Research scientists know that progress in any field is usually incremental, taking place over years or even decades. Groundbreaking 223 Einstein’s Dice and Schrödinger’s Cat discoveries are few and far between. Often a scientist needs to be lucky enough to be in the right place at the right time to make a mark. Most scientific research today is completed by large teams, rather than by single individuals. Yet the myth persists of the lone genius changing everything around us. Type “next Einstein” into any Internet search engine and expect to be bombarded with results—everything from recipes for educational success to claims made in resumes or personal ads. Here are a few assorted examples of recent media musings: Will the next Einstein be a “surfer dude”?1 Is he a child prodigy with an exceptional IQ?2 What if the next Einstein is a computer?
Albert Einstein, Apple's 1984 Super Bowl advert, Arthur Eddington, clockwork universe, complexity theory, double helix, Edmond Halley, Isaac Newton, lone genius, music of the spheres, Richard Feynman, Richard Feynman, Saturday Night Live, Simon Singh, Stephen Hawking, Thomas Kuhn: the structure of scientific revolutions
Perhaps we would do better to acknowledge the gulf than to try to bridge it. At Cambridge, Newton could occasionally be seen standing in the courtyard, staring at the ground, drawing diagrams in the gravel with a stick. Eventually he would retreat indoors. His fellow professors did not know what the lines represented, but they stepped carefully around them, in order to avoid hindering the work of the lonely genius struggling to decipher God’s codebook. Acknowledgments My first career ambition, years ago, was to play professional basketball. This plan did not long endure. It was succeeded by a far longer-lived but perhaps equally foolish notion, to spend a lifetime studying theoretical mathematics. After several years wandering dazed through infinite dimensional spaces, I left the hunt to those better suited to it.
Wonderland: How Play Made the Modern World by Steven Johnson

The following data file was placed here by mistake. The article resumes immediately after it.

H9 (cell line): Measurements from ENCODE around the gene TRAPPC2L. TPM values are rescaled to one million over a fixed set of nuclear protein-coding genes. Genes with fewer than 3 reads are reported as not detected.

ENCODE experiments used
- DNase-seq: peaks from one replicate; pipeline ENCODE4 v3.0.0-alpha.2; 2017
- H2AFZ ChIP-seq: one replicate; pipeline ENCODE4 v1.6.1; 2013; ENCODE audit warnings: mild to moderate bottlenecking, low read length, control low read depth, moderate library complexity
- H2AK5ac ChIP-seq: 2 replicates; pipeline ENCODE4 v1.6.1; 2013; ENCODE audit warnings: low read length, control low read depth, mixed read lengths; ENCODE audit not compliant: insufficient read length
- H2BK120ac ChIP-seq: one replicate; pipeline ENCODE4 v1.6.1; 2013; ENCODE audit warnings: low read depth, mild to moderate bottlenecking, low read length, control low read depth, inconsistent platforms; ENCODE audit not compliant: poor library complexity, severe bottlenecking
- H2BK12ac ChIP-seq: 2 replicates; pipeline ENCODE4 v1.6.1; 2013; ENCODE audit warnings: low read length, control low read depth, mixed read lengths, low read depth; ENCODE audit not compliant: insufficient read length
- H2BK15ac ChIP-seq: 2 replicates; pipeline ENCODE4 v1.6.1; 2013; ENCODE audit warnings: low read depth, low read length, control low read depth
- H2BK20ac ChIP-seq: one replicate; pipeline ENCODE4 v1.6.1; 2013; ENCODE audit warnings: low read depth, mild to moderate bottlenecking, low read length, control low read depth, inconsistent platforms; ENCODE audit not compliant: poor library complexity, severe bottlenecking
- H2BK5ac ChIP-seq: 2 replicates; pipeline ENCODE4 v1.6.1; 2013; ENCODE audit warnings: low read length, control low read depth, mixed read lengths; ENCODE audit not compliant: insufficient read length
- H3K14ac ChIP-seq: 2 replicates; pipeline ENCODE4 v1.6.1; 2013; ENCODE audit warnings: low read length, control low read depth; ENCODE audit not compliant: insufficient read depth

Ada Lovelace, Alfred Russel Wallace, Antoine Gombaud: Chevalier de Méré, Berlin Wall, bitcoin, Book of Ingenious Devices, Buckminster Fuller, Claude Shannon: information theory, Clayton Christensen, colonial exploitation, computer age, conceptual framework, crowdsourcing, cuban missile crisis, Drosophila, Fellow of the Royal Society, game design, global village, Hedy Lamarr / George Antheil, HyperCard, invention of air conditioning, invention of the printing press, invention of the telegraph, Islamic Golden Age, Jacquard loom, Jacquard loom, Jacques de Vaucanson, James Watt: steam engine, Jane Jacobs, John von Neumann, joint-stock company, Joseph-Marie Jacquard, Landlord's Game, lone genius, megacity, Minecraft, Murano, Venice glass, music of the spheres, Necker cube, New Urbanism, Oculus Rift, On the Economy of Machinery and Manufactures, pattern recognition, pets.com, placebo effect, probability theory / Blaise Pascal / Pierre de Fermat, profit motive, QWERTY keyboard, Ray Oldenburg, spice trade, spinning jenny, statistical model, Steve Jobs, Steven Pinker, Stewart Brand, supply-chain management, talking drums, the built environment, The Great Good Place, the scientific method, The Structural Transformation of the Public Sphere, trade route, Turing machine, Turing test, Upton Sinclair, urban planning, Victor Gruen, Watson beat the top human players on Jeopardy!, white flight, Whole Earth Catalog, working poor, Wunderkammern